How to Load LinuxMint via ISO from Disk

<update 2015-01-13>
I originally wrote this for Linux Mint 15 but have used the same instruction to upgraded to Linux Mint 16, 17 and 17.1 without any problems. Just change the Mint release number and everything should work. In fact this should continue to work for susequent versions unless Linux Mint changes its ISO filesystem structure significantly.
</update 2015-01-13>

Instead of burning a CD or using a USB flash stick you can install Linux Mint 15 (and most other Linux distributions) from a hard disk. All you need is a small (about 2 GB) extra partition somewhere. This example is for 'Linux Mint 15 Mate 64'. The arguments you would use for other distribution might (and probably will be) different.

This method uses GRUB2 but I believe GRUB will also work with different syntax (not shown here).

You should edit the GRUB2 configruation rather than editing /boot/grub/grub.cfg. The configuration files are at /etc/grub.d/ and the file you want to edit is 40_custom.

There will probably be nothing in that file to begin with other than the first five lines below. Add the following lines after the header that was there:

exec tail -n +3 $0
# This file provides an easy way to add custom menu entries.  Simply type the
# menu entries you want to add after this comment.  Be careful not to change
# the 'exec tail' line above.

menuentry "Linux Mint 15 Mate ISO" {
 loopback loop (hd1,msdos5)/barton/Downloads/linuxmint-15-mate-dvd-64bit.iso
 linux (loop)/casper/vmlinuz file=/cdrom/preseed/mint.seed boot=casper initrd=/casper/initrd.lz iso-scan/filename=/barton/Downloads/linuxmint-15-mate-dvd-64bit.iso noeject noprompt splash --
 initrd (loop)/casper/initrd.lz

The first five lines are what is usually in the file to start. Add the other five lines and then edit them to reflect your environment. You will need to edit the lines that start with 'loopback' and 'linux'. On my system I have a seperate partition for my /home directory. This makes it much easier when it comes time to upgrade as my home directory is safe and I can also put my ISO somewhere on that partition.


(hd1,msdos5) means the second hard disk in my system (I have two internal hard drives one with 320 GB and one with 500 GB). hd1 is the 500 GB drive which has five partitions. My home directory is on partition five (msdos5). In the /home directory is my home /home/barton/ and the 'Linux Mint ISO' is in the /home/barton/Downloads directory.
<update 2015-01-13>
If your disk is GPT (GUID Partition Table) rather than MSDOS you will need to use (hd1,gpt1) instead. If you run 'sudo parted -l' you will see either 'Partition Table: gpt' or 'Partition Table: msdos'.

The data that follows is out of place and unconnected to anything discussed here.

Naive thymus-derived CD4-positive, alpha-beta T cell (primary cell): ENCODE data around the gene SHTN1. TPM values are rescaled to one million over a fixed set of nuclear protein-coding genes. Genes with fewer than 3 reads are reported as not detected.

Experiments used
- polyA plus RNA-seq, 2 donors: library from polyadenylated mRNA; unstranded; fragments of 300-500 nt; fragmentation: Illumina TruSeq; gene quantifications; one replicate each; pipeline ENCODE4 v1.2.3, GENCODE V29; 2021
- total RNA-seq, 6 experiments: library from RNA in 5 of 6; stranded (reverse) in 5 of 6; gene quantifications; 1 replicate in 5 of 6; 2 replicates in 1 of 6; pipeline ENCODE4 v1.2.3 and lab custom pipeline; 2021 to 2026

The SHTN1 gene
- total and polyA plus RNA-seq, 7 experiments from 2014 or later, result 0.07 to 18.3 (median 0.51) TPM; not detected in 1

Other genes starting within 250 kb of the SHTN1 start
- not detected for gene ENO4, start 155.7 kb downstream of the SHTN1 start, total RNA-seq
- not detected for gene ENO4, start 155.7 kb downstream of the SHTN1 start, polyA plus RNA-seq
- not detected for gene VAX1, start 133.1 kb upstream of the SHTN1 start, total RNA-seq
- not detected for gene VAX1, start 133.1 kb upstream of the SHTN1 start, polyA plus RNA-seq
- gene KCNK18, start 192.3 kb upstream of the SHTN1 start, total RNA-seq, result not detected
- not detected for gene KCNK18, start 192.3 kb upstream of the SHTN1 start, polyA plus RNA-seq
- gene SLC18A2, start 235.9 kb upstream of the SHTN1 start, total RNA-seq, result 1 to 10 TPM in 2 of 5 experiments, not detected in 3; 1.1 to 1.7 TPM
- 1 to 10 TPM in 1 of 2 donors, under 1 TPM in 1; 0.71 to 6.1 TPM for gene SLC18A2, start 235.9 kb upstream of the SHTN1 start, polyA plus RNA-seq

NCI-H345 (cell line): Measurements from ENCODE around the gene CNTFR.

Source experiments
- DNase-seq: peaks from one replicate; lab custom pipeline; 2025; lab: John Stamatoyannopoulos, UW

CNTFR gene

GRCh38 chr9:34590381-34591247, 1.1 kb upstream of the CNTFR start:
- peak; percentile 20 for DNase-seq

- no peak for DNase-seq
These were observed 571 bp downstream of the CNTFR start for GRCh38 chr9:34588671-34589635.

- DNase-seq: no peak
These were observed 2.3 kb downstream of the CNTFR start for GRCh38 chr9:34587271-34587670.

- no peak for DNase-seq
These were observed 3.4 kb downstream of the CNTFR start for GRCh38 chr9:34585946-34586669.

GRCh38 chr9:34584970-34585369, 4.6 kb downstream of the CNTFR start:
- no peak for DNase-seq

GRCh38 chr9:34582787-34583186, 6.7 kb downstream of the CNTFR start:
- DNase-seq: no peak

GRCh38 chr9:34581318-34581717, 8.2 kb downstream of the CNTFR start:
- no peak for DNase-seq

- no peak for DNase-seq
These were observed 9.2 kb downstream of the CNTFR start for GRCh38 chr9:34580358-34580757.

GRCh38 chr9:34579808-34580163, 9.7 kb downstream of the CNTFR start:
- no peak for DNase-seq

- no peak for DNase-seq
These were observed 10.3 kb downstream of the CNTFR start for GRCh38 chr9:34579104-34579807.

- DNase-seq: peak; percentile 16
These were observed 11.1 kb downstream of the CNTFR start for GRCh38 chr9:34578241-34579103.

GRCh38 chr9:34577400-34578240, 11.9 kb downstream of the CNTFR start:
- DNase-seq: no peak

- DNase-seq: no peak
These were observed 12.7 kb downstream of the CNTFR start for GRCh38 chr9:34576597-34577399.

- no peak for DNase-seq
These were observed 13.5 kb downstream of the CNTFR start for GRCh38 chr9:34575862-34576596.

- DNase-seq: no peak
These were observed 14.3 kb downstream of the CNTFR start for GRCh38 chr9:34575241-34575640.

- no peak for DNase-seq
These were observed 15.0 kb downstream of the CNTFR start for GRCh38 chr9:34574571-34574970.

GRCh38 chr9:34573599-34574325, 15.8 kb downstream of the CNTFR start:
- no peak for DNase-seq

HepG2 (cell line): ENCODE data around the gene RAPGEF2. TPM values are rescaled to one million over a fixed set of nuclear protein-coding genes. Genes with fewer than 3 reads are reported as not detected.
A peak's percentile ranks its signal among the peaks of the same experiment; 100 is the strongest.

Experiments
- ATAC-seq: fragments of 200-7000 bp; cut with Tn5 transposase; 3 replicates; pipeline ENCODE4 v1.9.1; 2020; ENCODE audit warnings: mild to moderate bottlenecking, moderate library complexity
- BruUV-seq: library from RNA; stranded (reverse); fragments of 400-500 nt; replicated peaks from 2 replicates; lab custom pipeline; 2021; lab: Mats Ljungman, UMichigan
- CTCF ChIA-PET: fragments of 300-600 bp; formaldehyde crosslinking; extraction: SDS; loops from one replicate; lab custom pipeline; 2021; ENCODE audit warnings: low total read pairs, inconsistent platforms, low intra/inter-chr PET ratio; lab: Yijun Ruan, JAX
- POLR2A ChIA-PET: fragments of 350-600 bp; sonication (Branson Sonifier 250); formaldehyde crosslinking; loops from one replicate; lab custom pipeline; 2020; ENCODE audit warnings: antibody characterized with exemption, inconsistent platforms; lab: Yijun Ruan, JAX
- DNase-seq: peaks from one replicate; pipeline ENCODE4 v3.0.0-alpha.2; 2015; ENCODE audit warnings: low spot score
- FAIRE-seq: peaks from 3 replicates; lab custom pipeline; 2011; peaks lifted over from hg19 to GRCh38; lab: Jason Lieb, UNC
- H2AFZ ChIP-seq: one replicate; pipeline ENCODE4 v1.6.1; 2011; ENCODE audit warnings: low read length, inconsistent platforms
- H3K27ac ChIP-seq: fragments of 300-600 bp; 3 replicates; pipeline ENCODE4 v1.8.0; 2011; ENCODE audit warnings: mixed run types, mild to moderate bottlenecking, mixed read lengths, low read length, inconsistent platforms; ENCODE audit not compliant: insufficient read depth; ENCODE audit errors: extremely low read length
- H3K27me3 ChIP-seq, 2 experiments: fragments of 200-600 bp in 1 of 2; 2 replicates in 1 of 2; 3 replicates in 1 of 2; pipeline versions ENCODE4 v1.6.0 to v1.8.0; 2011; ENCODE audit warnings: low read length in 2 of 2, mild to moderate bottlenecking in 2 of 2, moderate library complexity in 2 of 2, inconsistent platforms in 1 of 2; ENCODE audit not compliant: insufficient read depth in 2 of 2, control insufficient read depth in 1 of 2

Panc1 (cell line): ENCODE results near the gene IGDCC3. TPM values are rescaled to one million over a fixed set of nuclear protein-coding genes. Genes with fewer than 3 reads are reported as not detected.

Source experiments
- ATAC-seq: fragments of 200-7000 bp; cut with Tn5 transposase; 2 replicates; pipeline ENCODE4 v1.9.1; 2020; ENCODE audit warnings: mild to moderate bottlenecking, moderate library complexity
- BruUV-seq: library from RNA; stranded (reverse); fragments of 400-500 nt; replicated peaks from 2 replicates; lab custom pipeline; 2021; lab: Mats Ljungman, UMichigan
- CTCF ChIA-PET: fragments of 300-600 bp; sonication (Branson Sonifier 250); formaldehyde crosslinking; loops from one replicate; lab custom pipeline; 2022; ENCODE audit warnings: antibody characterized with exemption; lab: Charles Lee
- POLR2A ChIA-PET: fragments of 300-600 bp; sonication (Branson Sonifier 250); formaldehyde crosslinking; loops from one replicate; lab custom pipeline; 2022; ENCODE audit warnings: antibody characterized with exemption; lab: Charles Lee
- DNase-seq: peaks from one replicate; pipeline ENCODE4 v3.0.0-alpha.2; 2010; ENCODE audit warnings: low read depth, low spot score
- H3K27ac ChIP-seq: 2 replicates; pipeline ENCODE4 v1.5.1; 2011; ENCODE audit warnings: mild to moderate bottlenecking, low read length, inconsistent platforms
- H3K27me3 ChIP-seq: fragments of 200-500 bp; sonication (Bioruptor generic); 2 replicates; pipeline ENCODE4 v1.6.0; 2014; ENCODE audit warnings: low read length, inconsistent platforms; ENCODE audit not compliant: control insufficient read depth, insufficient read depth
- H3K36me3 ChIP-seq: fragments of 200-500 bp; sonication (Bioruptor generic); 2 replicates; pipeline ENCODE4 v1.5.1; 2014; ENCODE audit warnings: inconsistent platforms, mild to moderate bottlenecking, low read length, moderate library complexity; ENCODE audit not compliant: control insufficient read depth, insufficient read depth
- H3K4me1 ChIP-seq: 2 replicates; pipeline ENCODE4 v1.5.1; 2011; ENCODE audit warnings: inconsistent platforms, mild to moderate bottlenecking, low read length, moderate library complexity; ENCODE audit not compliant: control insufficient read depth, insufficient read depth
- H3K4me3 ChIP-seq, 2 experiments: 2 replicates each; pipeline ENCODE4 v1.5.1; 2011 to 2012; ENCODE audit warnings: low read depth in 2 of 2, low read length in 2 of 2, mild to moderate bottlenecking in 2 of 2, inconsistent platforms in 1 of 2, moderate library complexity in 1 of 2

</update 2015-01-13>

The ISO is only about one GB so you really don't need a very big partition. Unfortunatly you do need a partition other than the one where you will install the new OS. If you don't have a seperate partition for /home you can use 'parted' (sudo apt-get install parted) or some other utility to create a little partition, 2 GB is plenty.

The next line which starts with 'linux' only needs the section
changed to match where your ISO is, which is the same as the line above without the (h1,msdos5) part.

Once you have the new code added to the 40_custom file you need to update the grub.cfg which is probably in your /boot/grub directory. Run 'sudo grub-mkconfig --output=filename' or you can just do 'sudo grub-mkconfig >filename' as without the option the output goes to stdout. I would create a file somewhere other than /boot/grub so I could look at the output first and make sure it is OK.

Once you think the output of OK you can move it to the location of grub.cfg (usually at /boot/grub). You might want to make a backup of the original file (or not, up to you).

Now it is time to reboot your system.

Oh, you might want to backup anything you don't want to lose before you go any further.
Some things to think about backing up are things in /etc that you have customized, your /var/www, /var/mail and any database files if you have them, and anything else that is on the partition where the new OS is going that you don't want to lose. If your /home directory is on that partition you should probably back it up also.

When you reboot select the new 'Linux Mint 15 Mate ISO' entry which brings up the 'Live CD' from which you can install the new OS.

But, maybe it doesn't work.
You can use the GRUB edit facilities and command line to look to see if you have the drive and partition stuff correct. Using the 'c' option on the first GRUB menue you can look at the drive where you think your ISO is. Type ls (h1,msdos5), for example, and you should see the files and directories. If you type the full path to your ISO you should see it. If not then you got the drive and partition wrong. Use the 'ls' command and find your ISO using other disk and partition values. Remember the 'hd' starts at zero not one, so the first disk drive is 'hd0'. Partitions start at one not zero, so '(hd1,msdos1) means the second disk drive on the system and the first parition ('consistency is the hobgoblin of small minds').

If you still can't get the boot to work reboot your old OS and review everything and maybe do some 'google' searches. This all worked for me for the last three Linux Mint releases and two Ubuntu releases before that. Note that some the the arguments have changed on different releases. These arguments work for 'Linux Mint 15 Mate 64' <update 2015-01-13> 16, 17 and now 17.1 </update 2015-01-13>

I hope this helps. Any questions please email me.